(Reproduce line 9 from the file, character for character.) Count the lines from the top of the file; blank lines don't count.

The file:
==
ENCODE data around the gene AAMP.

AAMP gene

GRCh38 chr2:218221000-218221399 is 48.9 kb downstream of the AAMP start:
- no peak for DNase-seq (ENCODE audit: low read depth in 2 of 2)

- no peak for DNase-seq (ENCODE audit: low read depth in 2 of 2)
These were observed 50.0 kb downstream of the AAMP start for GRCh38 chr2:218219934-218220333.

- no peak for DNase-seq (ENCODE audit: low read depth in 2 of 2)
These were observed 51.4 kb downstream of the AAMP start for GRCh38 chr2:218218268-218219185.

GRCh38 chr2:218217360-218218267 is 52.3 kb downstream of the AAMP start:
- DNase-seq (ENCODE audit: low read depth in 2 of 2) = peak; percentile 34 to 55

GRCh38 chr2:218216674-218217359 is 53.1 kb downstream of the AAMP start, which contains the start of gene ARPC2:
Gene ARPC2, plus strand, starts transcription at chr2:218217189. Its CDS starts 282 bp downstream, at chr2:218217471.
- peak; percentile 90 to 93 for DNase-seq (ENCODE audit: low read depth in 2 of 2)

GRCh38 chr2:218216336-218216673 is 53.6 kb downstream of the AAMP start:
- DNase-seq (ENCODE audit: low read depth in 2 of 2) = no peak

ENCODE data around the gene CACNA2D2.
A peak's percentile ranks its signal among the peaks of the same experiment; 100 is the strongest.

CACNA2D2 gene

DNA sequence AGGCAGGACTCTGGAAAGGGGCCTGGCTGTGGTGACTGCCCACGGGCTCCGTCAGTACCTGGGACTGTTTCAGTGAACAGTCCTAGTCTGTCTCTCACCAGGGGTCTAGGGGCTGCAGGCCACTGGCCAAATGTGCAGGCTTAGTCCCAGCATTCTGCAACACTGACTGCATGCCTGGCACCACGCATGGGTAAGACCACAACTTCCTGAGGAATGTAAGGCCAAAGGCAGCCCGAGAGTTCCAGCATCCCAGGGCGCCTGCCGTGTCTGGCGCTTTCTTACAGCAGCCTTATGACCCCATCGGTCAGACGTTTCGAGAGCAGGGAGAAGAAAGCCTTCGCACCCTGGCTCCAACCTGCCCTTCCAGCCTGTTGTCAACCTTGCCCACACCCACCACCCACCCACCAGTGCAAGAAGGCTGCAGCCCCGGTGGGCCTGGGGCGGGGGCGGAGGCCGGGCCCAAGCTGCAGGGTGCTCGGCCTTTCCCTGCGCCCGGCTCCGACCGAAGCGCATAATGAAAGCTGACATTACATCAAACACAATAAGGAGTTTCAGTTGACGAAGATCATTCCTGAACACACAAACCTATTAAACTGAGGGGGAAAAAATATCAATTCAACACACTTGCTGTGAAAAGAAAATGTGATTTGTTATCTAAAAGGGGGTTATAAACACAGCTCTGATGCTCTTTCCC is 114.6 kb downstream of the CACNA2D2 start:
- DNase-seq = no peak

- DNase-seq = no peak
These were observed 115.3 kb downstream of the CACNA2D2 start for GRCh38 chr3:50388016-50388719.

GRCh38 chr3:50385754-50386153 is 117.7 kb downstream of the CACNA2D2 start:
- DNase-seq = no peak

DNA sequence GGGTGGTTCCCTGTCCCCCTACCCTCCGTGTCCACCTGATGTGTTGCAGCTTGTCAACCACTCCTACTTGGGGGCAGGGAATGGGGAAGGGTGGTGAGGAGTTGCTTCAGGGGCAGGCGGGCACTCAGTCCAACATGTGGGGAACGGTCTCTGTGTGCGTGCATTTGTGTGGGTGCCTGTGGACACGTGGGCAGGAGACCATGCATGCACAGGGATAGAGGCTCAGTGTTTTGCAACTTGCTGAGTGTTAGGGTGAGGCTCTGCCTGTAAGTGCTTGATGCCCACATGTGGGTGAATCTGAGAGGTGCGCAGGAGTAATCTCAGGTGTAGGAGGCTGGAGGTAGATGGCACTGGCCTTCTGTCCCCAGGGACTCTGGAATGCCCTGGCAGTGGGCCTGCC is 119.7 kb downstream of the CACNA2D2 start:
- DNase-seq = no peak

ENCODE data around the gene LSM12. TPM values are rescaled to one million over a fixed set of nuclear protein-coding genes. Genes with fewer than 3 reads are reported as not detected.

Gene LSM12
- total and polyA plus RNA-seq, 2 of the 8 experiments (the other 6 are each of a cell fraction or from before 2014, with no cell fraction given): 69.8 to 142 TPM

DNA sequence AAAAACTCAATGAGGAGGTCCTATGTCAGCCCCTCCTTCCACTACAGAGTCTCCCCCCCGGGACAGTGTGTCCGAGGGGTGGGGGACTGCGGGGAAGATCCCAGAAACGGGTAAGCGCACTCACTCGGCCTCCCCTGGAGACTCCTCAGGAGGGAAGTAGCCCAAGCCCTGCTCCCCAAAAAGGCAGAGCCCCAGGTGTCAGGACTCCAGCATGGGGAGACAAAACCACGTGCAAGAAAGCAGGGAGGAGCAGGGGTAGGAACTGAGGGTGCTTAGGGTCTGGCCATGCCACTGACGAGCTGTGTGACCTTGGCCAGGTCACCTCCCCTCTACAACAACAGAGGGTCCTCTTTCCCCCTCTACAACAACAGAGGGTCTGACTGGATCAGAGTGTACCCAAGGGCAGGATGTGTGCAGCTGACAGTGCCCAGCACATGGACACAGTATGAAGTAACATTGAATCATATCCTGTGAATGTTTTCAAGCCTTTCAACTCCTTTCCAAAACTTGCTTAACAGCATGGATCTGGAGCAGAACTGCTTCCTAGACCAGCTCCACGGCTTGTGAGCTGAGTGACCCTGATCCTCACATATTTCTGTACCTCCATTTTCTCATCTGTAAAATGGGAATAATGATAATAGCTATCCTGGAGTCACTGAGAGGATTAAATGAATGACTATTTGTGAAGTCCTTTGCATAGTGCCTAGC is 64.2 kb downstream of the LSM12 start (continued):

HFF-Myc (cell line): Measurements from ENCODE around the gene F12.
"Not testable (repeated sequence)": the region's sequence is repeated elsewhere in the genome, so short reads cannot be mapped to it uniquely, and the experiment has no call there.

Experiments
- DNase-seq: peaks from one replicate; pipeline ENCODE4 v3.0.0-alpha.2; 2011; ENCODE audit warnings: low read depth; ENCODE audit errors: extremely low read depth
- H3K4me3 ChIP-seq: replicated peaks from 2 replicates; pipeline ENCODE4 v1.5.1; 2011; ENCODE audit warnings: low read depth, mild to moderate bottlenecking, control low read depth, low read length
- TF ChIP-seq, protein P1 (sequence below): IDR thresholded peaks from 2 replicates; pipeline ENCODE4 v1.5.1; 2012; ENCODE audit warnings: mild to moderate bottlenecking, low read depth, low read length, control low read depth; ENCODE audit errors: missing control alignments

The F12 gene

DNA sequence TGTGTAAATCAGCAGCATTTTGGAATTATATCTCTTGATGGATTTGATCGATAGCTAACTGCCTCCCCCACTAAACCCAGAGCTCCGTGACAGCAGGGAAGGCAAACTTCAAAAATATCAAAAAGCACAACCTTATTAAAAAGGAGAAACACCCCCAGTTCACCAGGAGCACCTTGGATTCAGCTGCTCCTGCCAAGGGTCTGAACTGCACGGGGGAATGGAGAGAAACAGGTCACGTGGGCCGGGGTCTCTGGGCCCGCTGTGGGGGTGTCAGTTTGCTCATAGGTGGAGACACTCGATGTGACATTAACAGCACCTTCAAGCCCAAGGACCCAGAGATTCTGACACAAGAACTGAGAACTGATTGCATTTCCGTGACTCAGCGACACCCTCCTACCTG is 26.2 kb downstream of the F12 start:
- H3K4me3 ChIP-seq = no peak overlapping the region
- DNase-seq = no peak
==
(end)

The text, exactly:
GRCh38 chr2:218217360-218218267 is 52.3 kb downstream of the AAMP start: